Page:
Hello. It looks like youre using an ad blocker that may prevent our website from working properly. To receive the best Tortoise experience possible, please make sure any blockers are switched off and refresh the page.

If you have any questions or need help, let us know at memberhelp@tortoisemedia.com

Episode 05
Going underground

Going underground

Episode 05

The second season of Temple – in which Mark Strong plays a doctor in an illegal underground clinic – is a gripping parable for our insecure times

Here’s what Peter Ackroyd has to say about the subterranean capital city in his minor classic, London Under: “It is the home of the devil and of holy water. The underworld moves the imagination to awe and to horror. It is in part a human world, made from the activities of many generations, but it is also primeval and inhuman. It repels clarity and thought. It may offer safety for some, but it does not offer solace. London is built upon darkness.” 

It was precisely this darkness that made the first season of Temple (Sky) so intriguing. Created by Mark O’Rowe and based on the Norwegian drama, Valkyrien, the series confronted us with a Faustian dilemma: what would happen to a distinguished cardiac surgeon (Mark Strong), compelled to treat criminals and fugitives for cash in an illegal underground clinic so that he could also care, off the books, for Beth (Catherine McCormack), his terminally ill and officially dead wife? 

In daily life, Daniel Milton is apparently the purest of paragons – a grand medical authority, striding the brightly-lit corridors of his hospital, supposedly an attentive father to his daughter, Eve. Yet, underground – beneath Temple tube station – he is caught in a world of lawlessness, criminality and bedlam, assisted by Daniel Mays as Lee Simmons, a transport worker with dodgy connections and the nous for survival that Daniel naturally lacks.

In its second season (Sky Max; Now TV), Temple shifts up a gear to the level of must-see prestige television. Milton’s situation becomes more rather than less complex, his wife’s recovery overshadowed by the fact that it owes so much to the research of his lover (and Beth’s friend), Anna, brilliantly played by Carice van Houten. His prospects of escape from working in the underground clinic are also radically reduced by the arrival on the scene of the crime boss, Gubby – Rhys Ifans at his most sinuously lethal.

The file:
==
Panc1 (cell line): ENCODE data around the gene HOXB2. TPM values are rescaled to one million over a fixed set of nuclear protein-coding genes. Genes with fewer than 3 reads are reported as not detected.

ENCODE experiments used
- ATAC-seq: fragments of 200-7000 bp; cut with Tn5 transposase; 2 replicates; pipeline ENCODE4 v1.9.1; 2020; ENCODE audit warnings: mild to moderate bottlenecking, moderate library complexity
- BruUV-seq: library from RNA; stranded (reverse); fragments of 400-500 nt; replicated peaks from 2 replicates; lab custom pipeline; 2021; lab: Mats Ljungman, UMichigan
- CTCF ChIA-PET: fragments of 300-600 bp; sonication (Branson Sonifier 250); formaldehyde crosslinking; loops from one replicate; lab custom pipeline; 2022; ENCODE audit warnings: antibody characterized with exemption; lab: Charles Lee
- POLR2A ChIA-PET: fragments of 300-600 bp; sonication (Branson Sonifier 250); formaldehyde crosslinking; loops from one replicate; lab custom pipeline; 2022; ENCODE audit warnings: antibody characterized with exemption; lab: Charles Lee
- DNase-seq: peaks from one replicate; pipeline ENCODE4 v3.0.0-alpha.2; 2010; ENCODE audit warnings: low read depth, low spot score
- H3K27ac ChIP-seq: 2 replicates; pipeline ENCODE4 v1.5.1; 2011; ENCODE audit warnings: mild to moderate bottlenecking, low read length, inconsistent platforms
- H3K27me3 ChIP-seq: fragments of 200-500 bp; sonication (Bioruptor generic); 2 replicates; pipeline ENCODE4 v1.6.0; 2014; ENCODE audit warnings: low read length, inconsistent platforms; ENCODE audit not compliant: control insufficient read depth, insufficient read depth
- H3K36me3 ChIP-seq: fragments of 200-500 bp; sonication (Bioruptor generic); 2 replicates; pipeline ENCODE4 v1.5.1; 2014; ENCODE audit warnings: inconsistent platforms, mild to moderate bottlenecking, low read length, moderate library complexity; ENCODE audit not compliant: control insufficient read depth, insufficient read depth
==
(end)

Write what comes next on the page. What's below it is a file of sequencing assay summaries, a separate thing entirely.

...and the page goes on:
What makes Gubby so specifically dangerous to Daniel is not only his readiness to kill, but his understanding that part of the doctor relishes the illicit thrill of what he does in the tunnels. As Lee tells Milton in moments of lucid fury, it has all – always – been about him.

As excellent as the cast is, it is Strong who makes the show what it is. He is, quite simply, one of the greatest actors of his generation, whose apparently impassive features can transform a scene with the merest flicker of anger or sorrow.

Indeed – in a striking case of nominative determinism – his presence in a movie or television show is pretty much a guarantee that it will work. In the first seconds of Tomas Alfredson’s Tinker Tailor Soldier Spy (2011), it is not John Hurt as Control, peering through the opened door, but Strong’s appearance as Jim Prideaux that subconsciously reassures the viewer that this is going to be a good film. 

Strong in Tinker Tailor Soldier Spy (2011)

Watch Zero Dark Thirty (2012) again, and realise that, alongside Jessica Chastain’s Oscar-winning performance as Maya, it is Strong, as “George”, a senior CIA official, who acts as the movie’s fulcrum, embroiled in Washington politics but also furiously determined to stand up for the agency’s operational teams. And if you really want to test my thesis: check out Guy Ritchie’s RocknRolla (2008), an amiable mess of a movie, which is only given coherence by Strong’s character – Archy, laconic fixer to Tom Wilkinson’s gangland boss, Lenny Cole, whose delivery of the line “It’s all go on this job” in one particular scene is worth the price of admission on its own.

Mark Strong and Jessica Chastain in Zero Dark Thirty (2012)

Temple’s additional secret sauce, especially in this second season, is the success with which it scratches at the insecurities of the 21st-century middle class professional. A character such as Milton’s is supposed to be immune from the hazards, bloodshed and volatility of the criminal underworld. He flourishes, literally and figuratively, above the grimy tunnels of London, in his shiny surgical theatre and his faultlessly tasteful home. All the same: misfortune comes knocking in various guises and he is plunged into a world for which he is singularly ill-prepared.

Strong alongside Tom Wilkinson in Guy Ritchie’s Rocknrolla (2008)

In this respect, Temple is a fine addition to a genre that was launched by Vince Gilligan’s Breaking Bad – the saga of the milquetoast teacher who resorts to cooking meth to pay for his cancer treatment – and developed in Ozark. The latter show, due to return for its fourth and final season in January, has transformed the characters played by Jason Bateman and Laura Linney from a cornered, panicking financial advisor and his wife into international money launderers, familiar with the proximity of death and fast-learning how to lead a very successful life of crime.

Bryan Cranston in Breaking Bad

In this, there is a contemporary theme and a universal warning. First: that nobody is secure in the modern world and that the house of cards upon which bourgeois routine and safety are built may be swept away at any moment – leaving those who have taken it for granted to face other, much less appealing options. These characters are dramatised proxies for every middle-class suit in 2021, puzzled that their careers are no longer safe, that their children will not necessarily be better off than they were, that the gales of chance seem to be blowing ever more furiously through what was meant to be a settled, predictable life. 

The warning is that the devil has all the best tunes; that, as Gilligan remarked of Walter White, Mr Chips can, in very specific conditions, become Scarface. And – just like Walter in Breaking Bad and Marty and Wendy Byrde in Ozark – Daniel Milton (or at least part of him) is horribly drawn to the limitless possibilities and reckless freedoms of the lawless existence. When, after a lifetime of playing by the rules, do the better angels of our nature start to sound boring?